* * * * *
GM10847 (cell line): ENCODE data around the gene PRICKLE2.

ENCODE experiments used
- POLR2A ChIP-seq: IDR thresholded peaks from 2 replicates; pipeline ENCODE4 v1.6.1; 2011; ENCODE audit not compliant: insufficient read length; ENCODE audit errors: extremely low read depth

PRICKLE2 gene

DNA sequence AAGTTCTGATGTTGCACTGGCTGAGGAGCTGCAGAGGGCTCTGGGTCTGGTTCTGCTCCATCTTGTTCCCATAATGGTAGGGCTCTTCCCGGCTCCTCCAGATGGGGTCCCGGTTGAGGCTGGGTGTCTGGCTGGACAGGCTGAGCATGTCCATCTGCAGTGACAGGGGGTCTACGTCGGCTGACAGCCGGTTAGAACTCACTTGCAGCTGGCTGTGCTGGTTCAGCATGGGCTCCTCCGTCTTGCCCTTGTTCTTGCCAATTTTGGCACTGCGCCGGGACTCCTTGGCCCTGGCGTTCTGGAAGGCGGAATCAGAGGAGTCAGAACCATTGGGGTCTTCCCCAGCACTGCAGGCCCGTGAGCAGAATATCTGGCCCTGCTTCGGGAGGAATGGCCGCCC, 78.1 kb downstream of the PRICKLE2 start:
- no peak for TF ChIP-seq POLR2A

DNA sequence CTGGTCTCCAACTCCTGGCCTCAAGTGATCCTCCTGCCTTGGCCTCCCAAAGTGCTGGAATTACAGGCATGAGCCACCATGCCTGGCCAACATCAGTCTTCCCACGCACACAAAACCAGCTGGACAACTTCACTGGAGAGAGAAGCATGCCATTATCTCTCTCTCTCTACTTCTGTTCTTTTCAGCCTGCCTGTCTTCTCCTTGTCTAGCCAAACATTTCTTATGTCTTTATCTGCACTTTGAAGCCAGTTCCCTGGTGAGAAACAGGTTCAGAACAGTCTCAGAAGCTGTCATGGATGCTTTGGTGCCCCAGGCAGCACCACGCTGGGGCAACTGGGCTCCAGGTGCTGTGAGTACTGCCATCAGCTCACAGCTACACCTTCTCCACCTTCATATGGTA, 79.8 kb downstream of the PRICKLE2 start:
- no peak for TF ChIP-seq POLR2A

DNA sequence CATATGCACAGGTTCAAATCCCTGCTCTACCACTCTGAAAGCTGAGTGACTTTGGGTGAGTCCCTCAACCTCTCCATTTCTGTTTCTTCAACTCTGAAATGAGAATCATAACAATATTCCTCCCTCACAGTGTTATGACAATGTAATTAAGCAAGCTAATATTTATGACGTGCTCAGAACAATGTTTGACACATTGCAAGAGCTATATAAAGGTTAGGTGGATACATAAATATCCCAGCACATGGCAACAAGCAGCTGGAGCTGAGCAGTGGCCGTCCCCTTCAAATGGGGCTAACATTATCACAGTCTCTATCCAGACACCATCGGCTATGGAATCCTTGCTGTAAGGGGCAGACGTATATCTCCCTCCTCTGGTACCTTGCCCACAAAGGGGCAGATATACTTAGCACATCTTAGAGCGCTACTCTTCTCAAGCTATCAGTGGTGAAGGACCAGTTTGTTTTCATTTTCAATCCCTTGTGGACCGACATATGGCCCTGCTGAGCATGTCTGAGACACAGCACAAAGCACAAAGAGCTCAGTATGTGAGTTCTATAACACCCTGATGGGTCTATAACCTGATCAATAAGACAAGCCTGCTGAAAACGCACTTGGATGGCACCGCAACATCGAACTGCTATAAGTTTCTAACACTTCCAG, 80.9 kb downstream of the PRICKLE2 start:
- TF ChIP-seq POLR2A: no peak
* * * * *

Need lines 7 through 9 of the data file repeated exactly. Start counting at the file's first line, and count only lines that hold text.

DNA sequence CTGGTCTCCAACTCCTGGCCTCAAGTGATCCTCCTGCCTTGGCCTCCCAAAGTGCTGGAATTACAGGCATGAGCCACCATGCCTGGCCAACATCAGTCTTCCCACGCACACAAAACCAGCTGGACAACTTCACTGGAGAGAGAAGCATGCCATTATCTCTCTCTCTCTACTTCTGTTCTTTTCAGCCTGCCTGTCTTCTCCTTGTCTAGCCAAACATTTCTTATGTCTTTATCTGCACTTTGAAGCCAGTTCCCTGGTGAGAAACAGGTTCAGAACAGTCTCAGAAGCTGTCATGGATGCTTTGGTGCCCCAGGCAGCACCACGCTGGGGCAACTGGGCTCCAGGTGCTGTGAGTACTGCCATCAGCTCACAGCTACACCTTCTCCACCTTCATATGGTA, 79.8 kb downstream of the PRICKLE2 start:
- no peak for TF ChIP-seq POLR2A

DNA sequence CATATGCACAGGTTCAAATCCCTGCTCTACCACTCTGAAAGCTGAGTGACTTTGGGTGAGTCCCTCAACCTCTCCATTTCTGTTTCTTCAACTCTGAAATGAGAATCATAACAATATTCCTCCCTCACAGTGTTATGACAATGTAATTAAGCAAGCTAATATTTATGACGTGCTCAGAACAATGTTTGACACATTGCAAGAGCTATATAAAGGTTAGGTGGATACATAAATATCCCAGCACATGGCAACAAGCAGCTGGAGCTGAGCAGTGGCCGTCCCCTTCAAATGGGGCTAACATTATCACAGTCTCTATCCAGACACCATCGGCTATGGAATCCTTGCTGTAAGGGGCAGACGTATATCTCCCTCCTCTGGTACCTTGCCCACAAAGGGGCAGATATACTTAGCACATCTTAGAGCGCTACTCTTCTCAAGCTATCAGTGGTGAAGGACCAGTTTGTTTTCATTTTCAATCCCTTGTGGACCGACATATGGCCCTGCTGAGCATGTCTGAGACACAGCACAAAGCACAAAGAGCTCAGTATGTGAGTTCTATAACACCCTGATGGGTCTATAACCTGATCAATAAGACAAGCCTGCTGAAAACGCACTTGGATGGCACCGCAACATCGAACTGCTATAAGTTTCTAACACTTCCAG, 80.9 kb downstream of the PRICKLE2 start: